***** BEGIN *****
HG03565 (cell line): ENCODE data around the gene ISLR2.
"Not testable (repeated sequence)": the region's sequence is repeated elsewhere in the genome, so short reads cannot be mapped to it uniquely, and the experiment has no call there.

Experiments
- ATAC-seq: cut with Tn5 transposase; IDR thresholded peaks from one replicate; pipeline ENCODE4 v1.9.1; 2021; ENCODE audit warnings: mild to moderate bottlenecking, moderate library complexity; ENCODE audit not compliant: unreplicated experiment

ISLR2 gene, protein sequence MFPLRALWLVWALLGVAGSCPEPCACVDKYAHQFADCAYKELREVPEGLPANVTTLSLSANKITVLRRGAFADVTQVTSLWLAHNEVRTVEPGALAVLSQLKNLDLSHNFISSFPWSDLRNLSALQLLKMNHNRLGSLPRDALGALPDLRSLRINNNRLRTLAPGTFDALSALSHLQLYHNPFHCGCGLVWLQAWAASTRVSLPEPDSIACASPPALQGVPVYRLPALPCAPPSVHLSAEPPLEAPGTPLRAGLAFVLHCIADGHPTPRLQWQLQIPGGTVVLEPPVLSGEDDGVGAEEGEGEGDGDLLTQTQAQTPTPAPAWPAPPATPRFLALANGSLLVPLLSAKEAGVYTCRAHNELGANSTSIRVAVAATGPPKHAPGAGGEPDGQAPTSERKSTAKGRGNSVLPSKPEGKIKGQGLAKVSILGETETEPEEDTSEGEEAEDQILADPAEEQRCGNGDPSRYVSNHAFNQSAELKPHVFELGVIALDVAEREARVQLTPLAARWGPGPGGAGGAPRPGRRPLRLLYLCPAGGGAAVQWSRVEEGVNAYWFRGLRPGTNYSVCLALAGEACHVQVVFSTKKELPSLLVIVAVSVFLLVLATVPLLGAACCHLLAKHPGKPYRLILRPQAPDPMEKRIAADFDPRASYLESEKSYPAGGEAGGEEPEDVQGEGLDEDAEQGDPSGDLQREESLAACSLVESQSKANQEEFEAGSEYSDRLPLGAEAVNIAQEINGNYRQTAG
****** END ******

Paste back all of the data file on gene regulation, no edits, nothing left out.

HG03565 (cell line): ENCODE data around the gene ISLR2.
"Not testable (repeated sequence)": the region's sequence is repeated elsewhere in the genome, so short reads cannot be mapped to it uniquely, and the experiment has no call there.

Experiments
- ATAC-seq: cut with Tn5 transposase; IDR thresholded peaks from one replicate; pipeline ENCODE4 v1.9.1; 2021; ENCODE audit warnings: mild to moderate bottlenecking, moderate library complexity; ENCODE audit not compliant: unreplicated experiment

ISLR2 gene, protein sequence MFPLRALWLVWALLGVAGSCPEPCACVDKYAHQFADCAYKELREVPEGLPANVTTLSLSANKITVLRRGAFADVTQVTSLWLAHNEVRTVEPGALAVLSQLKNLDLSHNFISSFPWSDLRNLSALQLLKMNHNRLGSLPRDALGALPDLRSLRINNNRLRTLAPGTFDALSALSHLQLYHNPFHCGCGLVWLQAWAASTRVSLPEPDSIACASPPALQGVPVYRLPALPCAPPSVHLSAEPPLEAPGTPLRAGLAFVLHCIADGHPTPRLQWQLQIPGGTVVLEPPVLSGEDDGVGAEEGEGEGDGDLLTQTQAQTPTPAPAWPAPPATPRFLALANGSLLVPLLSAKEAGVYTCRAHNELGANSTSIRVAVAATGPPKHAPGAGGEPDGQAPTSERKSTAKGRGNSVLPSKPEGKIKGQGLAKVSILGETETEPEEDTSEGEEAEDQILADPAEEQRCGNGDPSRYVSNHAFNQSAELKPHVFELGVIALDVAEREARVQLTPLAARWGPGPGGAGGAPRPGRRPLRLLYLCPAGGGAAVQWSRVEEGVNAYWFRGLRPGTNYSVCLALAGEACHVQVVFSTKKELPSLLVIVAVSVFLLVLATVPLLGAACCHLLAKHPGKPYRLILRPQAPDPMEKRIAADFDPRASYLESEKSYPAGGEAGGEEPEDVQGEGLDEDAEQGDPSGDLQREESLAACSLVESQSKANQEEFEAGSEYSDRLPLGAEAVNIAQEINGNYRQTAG